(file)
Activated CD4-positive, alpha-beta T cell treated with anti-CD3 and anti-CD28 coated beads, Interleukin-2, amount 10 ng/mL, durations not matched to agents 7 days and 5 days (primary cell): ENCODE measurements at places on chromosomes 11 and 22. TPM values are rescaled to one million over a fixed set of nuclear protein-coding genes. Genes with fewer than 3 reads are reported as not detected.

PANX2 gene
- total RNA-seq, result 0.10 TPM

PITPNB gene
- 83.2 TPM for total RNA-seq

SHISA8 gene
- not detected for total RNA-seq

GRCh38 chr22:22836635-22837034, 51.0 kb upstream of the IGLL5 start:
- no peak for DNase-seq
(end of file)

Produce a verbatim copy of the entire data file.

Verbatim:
Activated CD4-positive, alpha-beta T cell treated with anti-CD3 and anti-CD28 coated beads, Interleukin-2, amount 10 ng/mL, durations not matched to agents 7 days and 5 days (primary cell): ENCODE measurements at places on chromosomes 11 and 22. TPM values are rescaled to one million over a fixed set of nuclear protein-coding genes. Genes with fewer than 3 reads are reported as not detected.

PANX2 gene
- total RNA-seq, result 0.10 TPM

PITPNB gene
- 83.2 TPM for total RNA-seq

SHISA8 gene
- not detected for total RNA-seq

GRCh38 chr22:22836635-22837034, 51.0 kb upstream of the IGLL5 start:
- no peak for DNase-seq